The national Republican and Democratic parties pumped more money into the Virginia governor's race than the candidates raised themselves over the past two months, campaign finance reports released Monday show.
Democrat Terry McAuliffe, a former national party chairman, took in $3.7 million from April 1 to May 29, buoyed by a $2 million donation from the Democratic Governors Association. Republican Attorney General Ken Cuccinelli raised $2.2 million over that same period, nearly half of which came from the Republican Governors Association.
The Republican Governors Association gave Cuccinelli $1 million in May on top of the $1 million the group gave him earlier this year.
Both national governors associations have already contributed more money in this year's governor's race than they did during the entire 2009 gubernatorial race.
McAuliffe maintains a significant funding advantage over Cuccinelli, who ended the reporting period with less money than he started with. The Democrat now has $5.4 million in his war chest, double the $2.7 million Cuccinelli has.
"Virginians from all walks of life are looking for their next governor to be focused on growing our economy, improving education and reducing transportation gridlock," McAuliffe said. "That is why we are continuing to see so much support from Republicans and Democrats across the state who want their governor to find mainstream solutions to the problems they care about."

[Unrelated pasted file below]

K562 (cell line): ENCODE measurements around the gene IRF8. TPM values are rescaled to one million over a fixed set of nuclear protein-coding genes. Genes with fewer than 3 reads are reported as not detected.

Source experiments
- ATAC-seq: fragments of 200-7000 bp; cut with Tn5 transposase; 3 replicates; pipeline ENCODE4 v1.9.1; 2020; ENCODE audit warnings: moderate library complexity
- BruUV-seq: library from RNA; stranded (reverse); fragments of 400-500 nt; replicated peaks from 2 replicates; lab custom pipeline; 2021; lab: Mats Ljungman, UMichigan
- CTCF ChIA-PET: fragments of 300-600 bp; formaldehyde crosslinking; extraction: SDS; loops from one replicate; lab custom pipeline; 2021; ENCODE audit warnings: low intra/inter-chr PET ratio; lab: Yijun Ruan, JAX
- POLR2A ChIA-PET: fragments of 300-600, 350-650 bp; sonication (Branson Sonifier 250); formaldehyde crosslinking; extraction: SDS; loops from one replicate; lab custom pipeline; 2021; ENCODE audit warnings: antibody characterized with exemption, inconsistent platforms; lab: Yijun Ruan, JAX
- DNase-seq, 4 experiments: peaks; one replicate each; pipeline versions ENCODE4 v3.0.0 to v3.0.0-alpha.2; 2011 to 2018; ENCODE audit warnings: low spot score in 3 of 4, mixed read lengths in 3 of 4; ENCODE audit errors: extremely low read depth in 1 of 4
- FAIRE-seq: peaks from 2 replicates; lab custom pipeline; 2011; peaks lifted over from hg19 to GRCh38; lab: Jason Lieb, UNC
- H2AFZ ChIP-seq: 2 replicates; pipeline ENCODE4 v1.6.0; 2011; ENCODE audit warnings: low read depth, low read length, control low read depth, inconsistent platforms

McAuliffe earlier Monday won endorsements from Dwight Schar, a former Republican National Committee finance chairman, and former GOP gubernatorial candidate Earle Williams.
In an indication of the national interest the race is generating, Cuccinelli recently benefited from a fundraiser hosted by billionaire businessman David Koch at the New York home of TD Ameritrade founder Joe Ricketts.
Not to be outdone, McAuliffe on Thursday will welcome first lady Michelle Obama at a Tysons Corner fundraiser.
Despite trailing in fundraising, Cuccinelli campaign manager David Rexrode said the campaign has "the resources necessary to successfully share his message of smaller government, better schools and easing the burden on middle-class families throughout the commonwealth."
Both candidates have been spending on positive television ads that introduce themselves to voters. But the battle on the ground has been much more bombastic, and it is taking its toll on the candidates' likability. The most recent Public Policy Polling survey said voters have an unfavorable view of both candidates and Virginians are increasingly undecided heading into the summer.
The largest donation of the reporting period that didn't come from one of the two parties was a $250,000 check that Baltimore Orioles owner Peter Angelos gave McAuliffe.